FDA Approves Midostaurin in Combination With Chemotherapy for Newly Diagnosed FLT3-Positive Acute Myeloid Leukemia


On April 28, 2017, the U.S. Food and Drug Administration (FDA) approved midostaurin (Rydapt) for the treatment of adult patients with newly diagnosed acute myeloid leukemia (AML) who are FLT3 mutation–positive, as detected by an FDA-approved test, in combination with standard cytarabine and daunorubicin induction and cytarabine consolidation.

The FDA also approved a companion diagnostic, the LeukoStrat CDx FLT3 Mutation Assay, for use with midostaurin to test patients with AML for the FLT3 mutation.


Approval was based on the randomized, double-blind, placebo-controlled RATIFY trial in 717 patients with previously untreated FLT3 mutation–positive AML. This trial randomized patients to either placebo or midostaurin at 50 mg orally twice daily on days 8 to 21 of each cycle of induction and consolidation chemotherapy followed by continuous daily midostaurin for up to 12 cycles. The trial demonstrated a statistically significant improvement in overall survival for patients receiving midostaurin compared with those on the placebo-containing arm (hazard ratio = 0.77, P = .016).

Common adverse reactions, occurring in at least 20% of patients, included febrile neutropenia, nausea, mucositis, vomiting, headache, petechiae, musculoskeletal pain, epistaxis, device-related infection, hyperglycemia, and upper respiratory tract infection. The most frequent serious adverse reaction was febrile neutropenia, occurring in 16% of patients on both arms.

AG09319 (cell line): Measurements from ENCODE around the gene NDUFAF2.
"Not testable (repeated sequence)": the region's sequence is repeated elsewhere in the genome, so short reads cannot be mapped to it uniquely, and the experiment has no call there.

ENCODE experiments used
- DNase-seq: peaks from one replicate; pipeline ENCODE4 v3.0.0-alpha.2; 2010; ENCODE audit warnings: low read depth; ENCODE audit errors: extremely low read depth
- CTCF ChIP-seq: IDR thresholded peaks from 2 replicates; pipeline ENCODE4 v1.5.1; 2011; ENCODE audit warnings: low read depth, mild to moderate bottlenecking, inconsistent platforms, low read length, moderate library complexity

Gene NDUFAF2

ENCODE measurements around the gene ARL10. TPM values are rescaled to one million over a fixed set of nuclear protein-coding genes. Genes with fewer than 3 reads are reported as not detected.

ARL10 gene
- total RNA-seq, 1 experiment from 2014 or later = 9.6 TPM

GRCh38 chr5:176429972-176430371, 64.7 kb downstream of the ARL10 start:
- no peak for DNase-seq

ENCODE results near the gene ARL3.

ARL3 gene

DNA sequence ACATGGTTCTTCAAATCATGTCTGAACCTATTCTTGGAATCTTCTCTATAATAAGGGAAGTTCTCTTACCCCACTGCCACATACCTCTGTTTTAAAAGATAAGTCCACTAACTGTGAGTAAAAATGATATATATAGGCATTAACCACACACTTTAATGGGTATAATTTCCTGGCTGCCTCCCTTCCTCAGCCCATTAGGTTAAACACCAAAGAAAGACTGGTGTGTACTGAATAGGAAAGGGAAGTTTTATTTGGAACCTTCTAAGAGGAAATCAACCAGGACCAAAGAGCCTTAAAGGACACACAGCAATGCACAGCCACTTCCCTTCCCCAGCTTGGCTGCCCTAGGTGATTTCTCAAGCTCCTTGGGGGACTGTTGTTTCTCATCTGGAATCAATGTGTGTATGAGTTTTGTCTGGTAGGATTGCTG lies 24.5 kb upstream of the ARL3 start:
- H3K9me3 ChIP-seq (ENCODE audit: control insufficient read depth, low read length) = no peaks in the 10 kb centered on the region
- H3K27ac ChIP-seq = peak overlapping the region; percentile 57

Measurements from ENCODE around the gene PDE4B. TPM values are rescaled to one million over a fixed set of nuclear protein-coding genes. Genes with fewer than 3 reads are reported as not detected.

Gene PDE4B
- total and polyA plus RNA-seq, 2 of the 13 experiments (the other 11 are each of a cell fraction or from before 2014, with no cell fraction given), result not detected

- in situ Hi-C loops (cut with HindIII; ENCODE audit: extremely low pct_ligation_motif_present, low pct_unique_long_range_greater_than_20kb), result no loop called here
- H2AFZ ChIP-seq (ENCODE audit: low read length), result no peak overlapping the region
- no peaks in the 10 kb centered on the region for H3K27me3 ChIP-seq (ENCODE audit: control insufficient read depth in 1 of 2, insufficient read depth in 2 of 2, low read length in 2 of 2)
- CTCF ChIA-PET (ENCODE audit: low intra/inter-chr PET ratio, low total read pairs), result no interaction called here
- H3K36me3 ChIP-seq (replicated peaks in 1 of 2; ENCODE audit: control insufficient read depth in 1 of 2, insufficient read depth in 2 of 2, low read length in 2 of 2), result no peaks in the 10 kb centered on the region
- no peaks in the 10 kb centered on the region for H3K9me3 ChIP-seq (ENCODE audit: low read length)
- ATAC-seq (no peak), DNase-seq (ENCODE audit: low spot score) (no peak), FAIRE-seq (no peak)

Mast Cell Leukemia

The FDA also approved midostaurin for the treatment of adults with aggressive systemic mastocytosis (with or without associated hematologic neoplasm) or mast cell leukemia. Approval was based on response rate and duration in a single-arm, open-label study of midostaurin at 100 mg orally twice daily.

With 6 cycles of midostaurin, the rates of confirmed complete remission plus incomplete remission by modified Valent criteria were 38% for aggressive systemic mastocytosis and 16% for systemic mastocytosis with associated hematologic neoplasm. One patient (5%) with mast cell leukemia achieved a complete remission. The most common adverse reactions included nausea, vomiting, diarrhea, edema, musculoskeletal pain, abdominal pain, fatigue, upper respiratory tract infection, fever, headache,and dyspnea.

The recommended dose of midostaurin in AML is 50 mg twice daily with food on days 8 to 21 of each cycle of induction and consolidation chemotherapy followed by 50 mg with food as a single agent for up to 12 months. The recommended dose for the treatment of adults with aggressive systemic mastocytosis, systemic mastocytosis with associated hematological neoplasm, or mast cell leukemia is 100 mg twice daily with food.

Full prescribing information is available at:

The content in this post has not been reviewed by the American Society of Clinical Oncology, Inc. (ASCO®) and does not necessarily reflect the ideas and opinions of ASCO®.